The Ephesians 5 passage raises some practical issues. Marriage relationships involve headship and submission. This passage and others discussed earlier clearly teach man’s headship over the woman and the woman’s submission to her husband. (Certainly, this has been abused, but its abuse does not nullify its binding nature.) The question arises, therefore, which person in a same-sex relationship will retain the role natural to their gender, and which one will take on the role natural to the opposite gender? Which woman will be treated and act like a man, and which man will be treated and act like a woman?

Furthermore, in Genesis 1, God blessed the marriage of Adam and Eve by telling them to “be fruitful and multiply; fill the earth and subdue it; have dominion” over all the creatures (1:28). While the Fall has resulted in the inability for some husbands and wives to conceive, what is clearly blessed is the heterosexual union, which, apart from the Fall, would have resulted consistently in fruitfulness. The point here is that blessing and fruitfulness – a union that in an unfallen situation would result in fruitfulness – belong together. Sadly, there can be no hope of blessing for a same-sex union, then.


Mr. Vines began with his autobiography. He grew up in a conservative Christian church and home, both of which were opposed to same-sex unions on biblical and historical grounds. However, when he realized he was gay, he embarked on his study, after which he was convinced he had a biblical justification for a loving, committed, monogamous, same-sex union. Sadly, he convinced his parents of this justification, along with several others.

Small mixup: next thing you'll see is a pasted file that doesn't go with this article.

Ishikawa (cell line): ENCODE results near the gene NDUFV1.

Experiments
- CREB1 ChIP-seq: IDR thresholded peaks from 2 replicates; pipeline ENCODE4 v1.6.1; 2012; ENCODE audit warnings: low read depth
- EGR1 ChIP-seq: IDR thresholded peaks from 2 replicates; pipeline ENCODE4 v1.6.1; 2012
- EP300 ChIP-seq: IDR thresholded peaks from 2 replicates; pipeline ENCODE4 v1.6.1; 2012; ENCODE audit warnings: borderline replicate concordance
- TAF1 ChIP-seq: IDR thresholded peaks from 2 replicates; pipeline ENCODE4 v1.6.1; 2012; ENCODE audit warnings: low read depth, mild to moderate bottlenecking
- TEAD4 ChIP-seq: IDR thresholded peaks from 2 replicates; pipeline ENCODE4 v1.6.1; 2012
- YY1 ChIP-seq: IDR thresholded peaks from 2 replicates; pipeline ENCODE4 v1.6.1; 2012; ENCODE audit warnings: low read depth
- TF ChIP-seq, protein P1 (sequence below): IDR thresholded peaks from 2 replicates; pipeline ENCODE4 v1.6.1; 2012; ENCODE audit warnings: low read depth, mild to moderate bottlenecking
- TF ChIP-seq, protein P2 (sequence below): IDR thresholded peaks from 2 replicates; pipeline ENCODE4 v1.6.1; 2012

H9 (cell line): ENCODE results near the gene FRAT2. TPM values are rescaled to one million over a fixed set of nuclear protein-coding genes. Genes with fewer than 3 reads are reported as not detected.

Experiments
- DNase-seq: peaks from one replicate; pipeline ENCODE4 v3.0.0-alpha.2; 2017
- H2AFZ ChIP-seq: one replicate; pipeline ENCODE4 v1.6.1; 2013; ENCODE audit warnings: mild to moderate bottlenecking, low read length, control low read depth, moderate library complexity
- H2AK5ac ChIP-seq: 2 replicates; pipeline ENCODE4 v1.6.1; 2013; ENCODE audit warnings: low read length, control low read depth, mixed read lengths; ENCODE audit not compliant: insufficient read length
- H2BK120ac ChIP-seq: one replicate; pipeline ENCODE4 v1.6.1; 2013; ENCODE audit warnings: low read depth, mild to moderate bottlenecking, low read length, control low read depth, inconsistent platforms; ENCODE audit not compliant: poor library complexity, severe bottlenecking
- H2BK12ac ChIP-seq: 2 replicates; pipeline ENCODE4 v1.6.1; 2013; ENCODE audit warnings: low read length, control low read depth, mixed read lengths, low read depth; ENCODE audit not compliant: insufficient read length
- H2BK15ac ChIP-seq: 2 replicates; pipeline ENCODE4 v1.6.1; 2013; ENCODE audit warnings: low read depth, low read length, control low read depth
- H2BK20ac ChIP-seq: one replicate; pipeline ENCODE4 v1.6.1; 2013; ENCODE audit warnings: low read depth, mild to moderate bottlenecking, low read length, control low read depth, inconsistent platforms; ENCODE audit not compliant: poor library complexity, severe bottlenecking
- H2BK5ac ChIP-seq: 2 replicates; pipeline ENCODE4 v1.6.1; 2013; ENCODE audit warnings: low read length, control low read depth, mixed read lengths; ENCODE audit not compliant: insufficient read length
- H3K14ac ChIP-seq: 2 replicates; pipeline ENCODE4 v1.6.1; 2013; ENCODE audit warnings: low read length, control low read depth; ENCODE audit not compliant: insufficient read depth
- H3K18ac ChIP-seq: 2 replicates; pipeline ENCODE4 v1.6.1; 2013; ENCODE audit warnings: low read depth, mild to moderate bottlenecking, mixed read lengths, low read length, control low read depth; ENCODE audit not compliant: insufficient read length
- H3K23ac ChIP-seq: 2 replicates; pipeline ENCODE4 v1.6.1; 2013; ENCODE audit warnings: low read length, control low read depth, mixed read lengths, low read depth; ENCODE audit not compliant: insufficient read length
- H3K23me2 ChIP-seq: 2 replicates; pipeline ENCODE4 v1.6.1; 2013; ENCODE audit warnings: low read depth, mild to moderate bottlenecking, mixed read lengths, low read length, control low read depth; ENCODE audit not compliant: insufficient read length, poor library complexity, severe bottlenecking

Also sadly, Mr. Vines’ arguments have shown special pleading (a biased selection of “relevant” Bible passages), while ignoring the most critical and foundational passages – Genesis 2:18ff and Ephesians 5:22-33 (among other passages). Furthermore, his exegesis has shown a propensity to ignore one of the most important exegetical principles – paying attention to a passage’s context.

I say “sadly” to both of these issues, because Mr. Vines, and now his family and others, are persuaded that something the Bible and the church throughout her history condemns strongly is biblically justifiable.

Furthermore, it is sad that the church context in which this journey took place was neither able to convince him that Scripture in fact does speak to this issue – quite clearly and strongly – and that God’s grace is sufficient to transform all sinners. The church as a whole must embrace both of these realities firmly, not only with the sin of homosexuality, but with all other sins. We cannot ignore the sinfulness of sin, but we also must hope in the grace that is greater than all our sin!